Q: One of my co-workers was trusted to pass on an envelope of bonus pay that we received for Yom Tov to a member of staff who lives in his neighborhood and was absent on that day. Though I have no concrete proof for my suspicion, I suspect that the co-worker who was appointed messenger pocketed the money.
I am considering approaching the absent worker to find out if he did indeed receive the bonus pay before Yom Tov. My intentions are l’to’eles, so that in case the money has not been passed on, the matter could be investigated.
Must I take into account machlokes, lashon hara or rechilus that could come about because of my inquiry?
A: Your concern for machlokes and other transgressions that could result from your inquiry regarding the bonus envelope is well founded. Take caution before acting, in accordance with the following options:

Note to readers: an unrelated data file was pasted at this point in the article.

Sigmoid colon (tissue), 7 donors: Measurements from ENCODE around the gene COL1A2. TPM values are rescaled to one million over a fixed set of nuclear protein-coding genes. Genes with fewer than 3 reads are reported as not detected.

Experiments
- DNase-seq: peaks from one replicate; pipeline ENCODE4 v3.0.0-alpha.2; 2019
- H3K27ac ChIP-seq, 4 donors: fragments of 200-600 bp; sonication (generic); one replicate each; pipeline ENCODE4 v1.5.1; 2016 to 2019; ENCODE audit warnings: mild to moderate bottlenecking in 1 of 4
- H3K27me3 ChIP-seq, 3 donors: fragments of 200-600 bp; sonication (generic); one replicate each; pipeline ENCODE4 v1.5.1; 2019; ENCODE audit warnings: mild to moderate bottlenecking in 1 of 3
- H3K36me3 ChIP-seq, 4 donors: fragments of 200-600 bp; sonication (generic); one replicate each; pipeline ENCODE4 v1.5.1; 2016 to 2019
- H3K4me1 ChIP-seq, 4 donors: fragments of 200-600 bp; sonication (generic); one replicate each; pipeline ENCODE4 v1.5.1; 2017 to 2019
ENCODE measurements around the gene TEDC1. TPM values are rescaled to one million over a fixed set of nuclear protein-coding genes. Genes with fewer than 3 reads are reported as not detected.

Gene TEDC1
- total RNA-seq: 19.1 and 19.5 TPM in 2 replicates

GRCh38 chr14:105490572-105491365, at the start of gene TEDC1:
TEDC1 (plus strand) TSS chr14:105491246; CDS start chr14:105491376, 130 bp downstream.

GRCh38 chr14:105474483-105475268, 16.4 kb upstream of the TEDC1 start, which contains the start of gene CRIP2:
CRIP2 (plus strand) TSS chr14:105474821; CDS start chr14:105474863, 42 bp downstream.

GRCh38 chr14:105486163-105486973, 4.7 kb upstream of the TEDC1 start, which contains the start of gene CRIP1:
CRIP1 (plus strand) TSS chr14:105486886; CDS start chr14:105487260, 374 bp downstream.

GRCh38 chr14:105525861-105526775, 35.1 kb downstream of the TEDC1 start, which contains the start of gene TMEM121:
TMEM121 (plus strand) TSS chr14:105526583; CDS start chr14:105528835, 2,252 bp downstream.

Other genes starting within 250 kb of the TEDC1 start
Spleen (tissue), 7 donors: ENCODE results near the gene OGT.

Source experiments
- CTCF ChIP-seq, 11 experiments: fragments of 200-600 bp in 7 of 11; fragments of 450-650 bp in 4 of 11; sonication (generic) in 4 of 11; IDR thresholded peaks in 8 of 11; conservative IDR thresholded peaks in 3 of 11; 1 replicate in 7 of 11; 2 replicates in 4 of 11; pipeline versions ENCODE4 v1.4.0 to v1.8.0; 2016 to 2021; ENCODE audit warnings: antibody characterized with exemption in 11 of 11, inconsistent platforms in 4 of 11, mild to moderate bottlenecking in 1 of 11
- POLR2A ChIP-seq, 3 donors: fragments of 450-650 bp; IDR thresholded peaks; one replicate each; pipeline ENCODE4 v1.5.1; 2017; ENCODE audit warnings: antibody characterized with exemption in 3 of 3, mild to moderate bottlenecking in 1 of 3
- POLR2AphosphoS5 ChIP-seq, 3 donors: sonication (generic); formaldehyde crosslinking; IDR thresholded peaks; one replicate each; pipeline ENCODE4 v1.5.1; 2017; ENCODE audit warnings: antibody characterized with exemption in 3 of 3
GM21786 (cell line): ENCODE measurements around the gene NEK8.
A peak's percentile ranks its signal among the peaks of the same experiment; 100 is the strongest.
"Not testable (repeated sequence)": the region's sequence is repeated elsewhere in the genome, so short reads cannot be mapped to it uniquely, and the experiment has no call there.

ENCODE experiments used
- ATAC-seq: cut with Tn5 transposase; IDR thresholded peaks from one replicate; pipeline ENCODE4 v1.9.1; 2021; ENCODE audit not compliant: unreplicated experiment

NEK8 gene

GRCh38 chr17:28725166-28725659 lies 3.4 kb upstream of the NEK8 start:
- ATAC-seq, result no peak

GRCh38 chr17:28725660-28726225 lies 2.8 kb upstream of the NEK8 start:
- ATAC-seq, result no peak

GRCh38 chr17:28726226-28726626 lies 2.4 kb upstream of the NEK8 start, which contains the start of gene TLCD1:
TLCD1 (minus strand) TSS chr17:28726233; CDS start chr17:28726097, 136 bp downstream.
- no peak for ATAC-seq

1) If you were appointed in charge of the distribution of the bonus, you should investigate the matter even if it is based on a far-fetched suspicion. However, you may not question the messenger or the receiver directly. Instead, find an opportune time to investigate the matter indirectly. Examples would be, “What did you buy with the bonus pay?” or “Were you satisfied with the bonus pay?” You can thus verify if the check was received without transgressing or provoking machlokes.
2) If you are simply a co-worker and you were not responsible for distributing the envelopes, then, only if the suspicion is reasonable and well-founded, should you investigate the matter in an indirect way, as delineated above.
The questions and answers above were taken from the Mishmeres Hasholom pamphlet in Israel. For details and inquiries please e-mail us at firstname.lastname@example.org or call 972-2 5379160.
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